We are not there yet, so FF still bigger/heavier/expensive and we still miss some key lenses for me like a small/light 24mm and a mirrorless body too. It enough for me to look at pictures of LeRolls for example to see subject and technique will make more difference anyway than sensor format.

Last edited by Nicolas06; 07-11-2016 at 11:23 PM.
07-11-2016, 11:00 PM - 1 Like   #128
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What I just brought is... A FA31, not a camera... Can't wait for it to come from the states by the way !

07-12-2016, 06:25 AM   #129
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QuoteOriginally posted by Nicolas06 Quote
The normalization make sense, it match the real world usage.
Generally speaking, it works, but the theory assume that noise is signal independent, evenly distributed. According to DXO, the A7s downsampled 8M print is about as good as D810 downsampled 8M print, but I've compared A7s high iso normalized image with D810 high iso image and for some reasons (nature of noise shot noise instead of johnson noise, better dark current control on A7s?), the A7s image was cleaner. I'd have expected the D810 image would be cleaner due to averaging of the read noise. I suppose the A7s sensor cells are larger and allow more design freedom for the designers, that could explain the difference.

QuoteOriginally posted by Nicolas06 Quote
What I just brought is... A FA31, not a camera... Can't wait for it to come from the states by the way !
FA31... wow, that's a good one.
07-12-2016, 06:35 AM - 3 Likes   #130
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i think the problem here is the big mistake of thinking a camera body with the latest and greatest specs is the answer to being a great photographer. That could not be farther from the truth. Photography is a combination of many things. Camera body, lens (more important than body), camera settings, lighting (more important than body), person behind the camera (most important factor), proficiency in post production (as important as body), knowledge of equipment and a few things I am sure I overlooked. With so many factors involved, exact reproduction of a given photo is almost impossible to happen taking photos in the field. In a scientific situation we can replicate. The last time i checked, photography is about art and ones vision of that moment in time. I do not get paid to photograph weddings and events because of the equipment I have. Not once has a client asked me what equipment I use. It is because I can capture the important moments and take decent artistic portraits with the style and vision my clients like. I do not photograph every wedding in my area. Some people are looking for a different style and vision of their wedding day photos.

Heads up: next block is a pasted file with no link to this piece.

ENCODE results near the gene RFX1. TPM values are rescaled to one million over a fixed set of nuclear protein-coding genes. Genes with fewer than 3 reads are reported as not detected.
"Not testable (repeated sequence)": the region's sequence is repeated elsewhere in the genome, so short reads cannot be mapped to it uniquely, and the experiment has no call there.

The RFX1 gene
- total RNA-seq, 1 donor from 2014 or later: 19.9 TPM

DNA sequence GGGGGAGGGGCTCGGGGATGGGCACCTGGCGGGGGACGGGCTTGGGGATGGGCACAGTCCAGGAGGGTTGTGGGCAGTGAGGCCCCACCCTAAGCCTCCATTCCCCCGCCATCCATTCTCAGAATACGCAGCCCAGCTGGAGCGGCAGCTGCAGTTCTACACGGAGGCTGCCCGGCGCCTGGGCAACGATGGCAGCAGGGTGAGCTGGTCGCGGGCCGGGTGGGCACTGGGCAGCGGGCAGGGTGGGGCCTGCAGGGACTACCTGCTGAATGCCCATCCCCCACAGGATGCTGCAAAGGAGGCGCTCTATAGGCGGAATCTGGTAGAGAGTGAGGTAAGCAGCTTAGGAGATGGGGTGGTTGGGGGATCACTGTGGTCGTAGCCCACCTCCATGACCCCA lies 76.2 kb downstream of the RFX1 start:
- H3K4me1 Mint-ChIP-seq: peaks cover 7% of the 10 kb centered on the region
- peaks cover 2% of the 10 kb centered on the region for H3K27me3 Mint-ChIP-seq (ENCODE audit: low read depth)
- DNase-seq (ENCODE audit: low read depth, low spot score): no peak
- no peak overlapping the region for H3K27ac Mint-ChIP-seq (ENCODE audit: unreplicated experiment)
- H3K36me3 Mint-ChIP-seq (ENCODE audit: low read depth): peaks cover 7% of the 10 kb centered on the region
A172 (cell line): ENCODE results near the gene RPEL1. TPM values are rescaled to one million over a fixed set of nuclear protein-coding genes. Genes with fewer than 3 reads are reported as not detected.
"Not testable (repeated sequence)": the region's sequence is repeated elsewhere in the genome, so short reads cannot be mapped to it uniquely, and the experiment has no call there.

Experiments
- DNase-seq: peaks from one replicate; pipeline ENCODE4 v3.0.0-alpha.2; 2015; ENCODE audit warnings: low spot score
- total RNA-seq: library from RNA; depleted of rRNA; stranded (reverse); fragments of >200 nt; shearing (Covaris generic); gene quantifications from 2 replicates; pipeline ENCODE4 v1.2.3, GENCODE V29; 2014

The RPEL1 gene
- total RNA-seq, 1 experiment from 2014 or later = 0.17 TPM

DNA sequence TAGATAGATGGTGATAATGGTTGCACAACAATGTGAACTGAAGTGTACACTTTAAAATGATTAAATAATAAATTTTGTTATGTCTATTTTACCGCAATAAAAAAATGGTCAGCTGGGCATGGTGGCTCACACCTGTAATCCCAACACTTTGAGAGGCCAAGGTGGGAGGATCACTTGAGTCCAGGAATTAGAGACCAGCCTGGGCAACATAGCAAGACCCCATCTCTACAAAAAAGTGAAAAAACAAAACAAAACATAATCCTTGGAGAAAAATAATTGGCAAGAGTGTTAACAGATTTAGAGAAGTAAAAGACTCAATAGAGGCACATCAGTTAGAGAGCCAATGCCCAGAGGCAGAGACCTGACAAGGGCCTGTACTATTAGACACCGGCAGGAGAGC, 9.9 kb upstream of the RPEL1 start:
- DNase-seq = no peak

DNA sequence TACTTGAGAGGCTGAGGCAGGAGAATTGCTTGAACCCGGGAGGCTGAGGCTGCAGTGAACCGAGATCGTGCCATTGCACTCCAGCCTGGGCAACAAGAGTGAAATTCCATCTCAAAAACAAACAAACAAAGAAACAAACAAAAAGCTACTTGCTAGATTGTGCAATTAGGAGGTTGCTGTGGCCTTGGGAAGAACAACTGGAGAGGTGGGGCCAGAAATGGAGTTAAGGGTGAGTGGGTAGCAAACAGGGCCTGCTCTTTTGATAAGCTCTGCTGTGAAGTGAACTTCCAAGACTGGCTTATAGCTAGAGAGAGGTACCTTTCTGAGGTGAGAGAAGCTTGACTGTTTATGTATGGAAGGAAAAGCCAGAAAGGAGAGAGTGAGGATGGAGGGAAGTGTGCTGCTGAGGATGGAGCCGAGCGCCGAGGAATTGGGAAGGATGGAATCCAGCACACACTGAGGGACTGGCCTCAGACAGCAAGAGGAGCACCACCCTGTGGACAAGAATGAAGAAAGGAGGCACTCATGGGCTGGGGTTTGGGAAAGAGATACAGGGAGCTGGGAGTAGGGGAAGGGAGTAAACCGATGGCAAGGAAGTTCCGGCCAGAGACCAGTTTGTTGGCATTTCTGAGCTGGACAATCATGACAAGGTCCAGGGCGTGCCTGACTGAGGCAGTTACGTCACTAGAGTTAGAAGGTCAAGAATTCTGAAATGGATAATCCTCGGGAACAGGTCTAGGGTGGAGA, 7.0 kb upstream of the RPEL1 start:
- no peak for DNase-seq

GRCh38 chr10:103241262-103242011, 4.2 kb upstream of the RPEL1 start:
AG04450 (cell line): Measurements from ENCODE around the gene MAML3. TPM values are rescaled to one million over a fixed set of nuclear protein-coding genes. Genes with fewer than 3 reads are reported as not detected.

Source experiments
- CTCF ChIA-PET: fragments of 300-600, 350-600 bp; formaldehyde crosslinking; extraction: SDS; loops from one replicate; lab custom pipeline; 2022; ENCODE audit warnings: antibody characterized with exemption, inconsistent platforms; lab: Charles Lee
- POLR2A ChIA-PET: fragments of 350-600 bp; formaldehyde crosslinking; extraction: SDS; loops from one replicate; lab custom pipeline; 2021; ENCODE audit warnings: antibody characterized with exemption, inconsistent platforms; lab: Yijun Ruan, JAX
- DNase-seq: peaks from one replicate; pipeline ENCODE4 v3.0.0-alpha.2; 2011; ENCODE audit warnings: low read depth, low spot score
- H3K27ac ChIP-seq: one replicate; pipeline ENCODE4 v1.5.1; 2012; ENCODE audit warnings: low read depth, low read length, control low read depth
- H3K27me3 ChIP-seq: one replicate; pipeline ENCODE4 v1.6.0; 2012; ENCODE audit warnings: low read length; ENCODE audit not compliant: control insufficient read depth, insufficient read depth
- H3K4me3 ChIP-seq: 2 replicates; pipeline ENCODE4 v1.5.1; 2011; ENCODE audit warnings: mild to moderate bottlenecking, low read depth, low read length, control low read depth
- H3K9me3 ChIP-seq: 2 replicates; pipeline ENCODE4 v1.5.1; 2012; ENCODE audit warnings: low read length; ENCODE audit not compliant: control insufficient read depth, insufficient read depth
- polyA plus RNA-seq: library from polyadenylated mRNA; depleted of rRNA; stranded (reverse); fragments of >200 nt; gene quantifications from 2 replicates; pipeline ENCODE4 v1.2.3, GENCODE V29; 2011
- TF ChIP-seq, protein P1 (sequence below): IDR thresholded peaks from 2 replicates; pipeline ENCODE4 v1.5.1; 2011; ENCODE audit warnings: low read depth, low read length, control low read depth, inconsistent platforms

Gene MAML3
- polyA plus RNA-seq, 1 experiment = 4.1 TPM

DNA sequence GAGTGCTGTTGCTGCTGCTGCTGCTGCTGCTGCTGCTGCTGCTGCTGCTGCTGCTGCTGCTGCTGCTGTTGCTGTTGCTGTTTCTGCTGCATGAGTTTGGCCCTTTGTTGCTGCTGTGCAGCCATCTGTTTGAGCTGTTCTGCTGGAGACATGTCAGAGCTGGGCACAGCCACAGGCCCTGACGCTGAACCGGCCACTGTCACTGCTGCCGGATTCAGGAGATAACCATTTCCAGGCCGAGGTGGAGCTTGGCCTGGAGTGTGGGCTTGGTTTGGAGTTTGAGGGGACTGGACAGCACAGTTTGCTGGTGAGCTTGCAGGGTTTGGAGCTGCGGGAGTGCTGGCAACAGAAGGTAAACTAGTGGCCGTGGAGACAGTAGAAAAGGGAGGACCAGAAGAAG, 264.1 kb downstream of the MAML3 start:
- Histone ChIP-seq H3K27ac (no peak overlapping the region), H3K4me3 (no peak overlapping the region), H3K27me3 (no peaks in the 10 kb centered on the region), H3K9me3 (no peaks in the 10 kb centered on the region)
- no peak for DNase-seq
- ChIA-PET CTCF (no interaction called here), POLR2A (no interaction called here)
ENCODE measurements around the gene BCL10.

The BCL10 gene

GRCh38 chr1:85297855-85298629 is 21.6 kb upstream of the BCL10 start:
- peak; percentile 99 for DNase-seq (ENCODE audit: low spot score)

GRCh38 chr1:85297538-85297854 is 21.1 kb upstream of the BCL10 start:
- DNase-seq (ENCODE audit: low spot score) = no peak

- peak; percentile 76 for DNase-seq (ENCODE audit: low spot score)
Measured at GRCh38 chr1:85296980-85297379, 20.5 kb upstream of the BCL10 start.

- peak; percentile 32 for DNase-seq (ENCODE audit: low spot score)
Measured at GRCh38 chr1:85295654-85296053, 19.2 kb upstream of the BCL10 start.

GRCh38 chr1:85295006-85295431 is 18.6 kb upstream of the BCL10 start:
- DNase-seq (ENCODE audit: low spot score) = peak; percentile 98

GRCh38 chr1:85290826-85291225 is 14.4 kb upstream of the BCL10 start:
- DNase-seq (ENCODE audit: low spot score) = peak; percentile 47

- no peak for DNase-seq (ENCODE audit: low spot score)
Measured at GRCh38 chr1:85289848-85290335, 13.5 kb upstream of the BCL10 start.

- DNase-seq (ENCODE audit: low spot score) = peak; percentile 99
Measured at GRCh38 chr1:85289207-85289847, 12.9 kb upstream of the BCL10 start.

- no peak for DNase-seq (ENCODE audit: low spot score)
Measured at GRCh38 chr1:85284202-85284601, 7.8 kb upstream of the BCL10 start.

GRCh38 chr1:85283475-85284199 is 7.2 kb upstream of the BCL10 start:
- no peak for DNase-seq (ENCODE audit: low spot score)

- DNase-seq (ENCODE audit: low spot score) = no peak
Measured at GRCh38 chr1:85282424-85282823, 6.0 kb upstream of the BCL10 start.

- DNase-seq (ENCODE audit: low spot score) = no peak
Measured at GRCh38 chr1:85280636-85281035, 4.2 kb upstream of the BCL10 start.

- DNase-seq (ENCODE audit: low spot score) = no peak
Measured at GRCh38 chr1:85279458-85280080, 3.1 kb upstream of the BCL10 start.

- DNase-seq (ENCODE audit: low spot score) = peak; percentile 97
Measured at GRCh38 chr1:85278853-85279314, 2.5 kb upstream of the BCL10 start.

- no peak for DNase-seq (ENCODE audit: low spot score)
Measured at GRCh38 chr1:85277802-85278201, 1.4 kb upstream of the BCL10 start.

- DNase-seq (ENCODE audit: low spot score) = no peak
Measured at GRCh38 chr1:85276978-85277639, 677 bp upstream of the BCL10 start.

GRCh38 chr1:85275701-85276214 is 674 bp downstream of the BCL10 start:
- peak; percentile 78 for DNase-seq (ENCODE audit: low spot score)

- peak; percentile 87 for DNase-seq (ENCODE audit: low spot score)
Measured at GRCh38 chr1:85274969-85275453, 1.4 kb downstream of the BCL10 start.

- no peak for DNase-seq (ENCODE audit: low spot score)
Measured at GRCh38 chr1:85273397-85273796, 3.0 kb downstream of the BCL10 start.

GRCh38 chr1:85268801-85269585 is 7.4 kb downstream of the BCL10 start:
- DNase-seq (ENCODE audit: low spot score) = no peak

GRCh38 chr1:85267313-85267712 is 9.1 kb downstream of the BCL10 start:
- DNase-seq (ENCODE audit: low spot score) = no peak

07-12-2016, 01:03 PM   #131
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QuoteOriginally posted by biz-engineer Quote
Generally speaking, it works, but the theory assume that noise is signal independent, evenly distributed. According to DXO, the A7s downsampled 8M print is about as good as D810 downsampled 8M print, but I've compared A7s high iso normalized image with D810 high iso image and for some reasons (nature of noise shot noise instead of johnson noise, better dark current control on A7s?), the A7s image was cleaner. I'd have expected the D810 image would be cleaner due to averaging of the read noise. I suppose the A7s sensor cells are larger and allow more design freedom for the designers, that could explain the difference.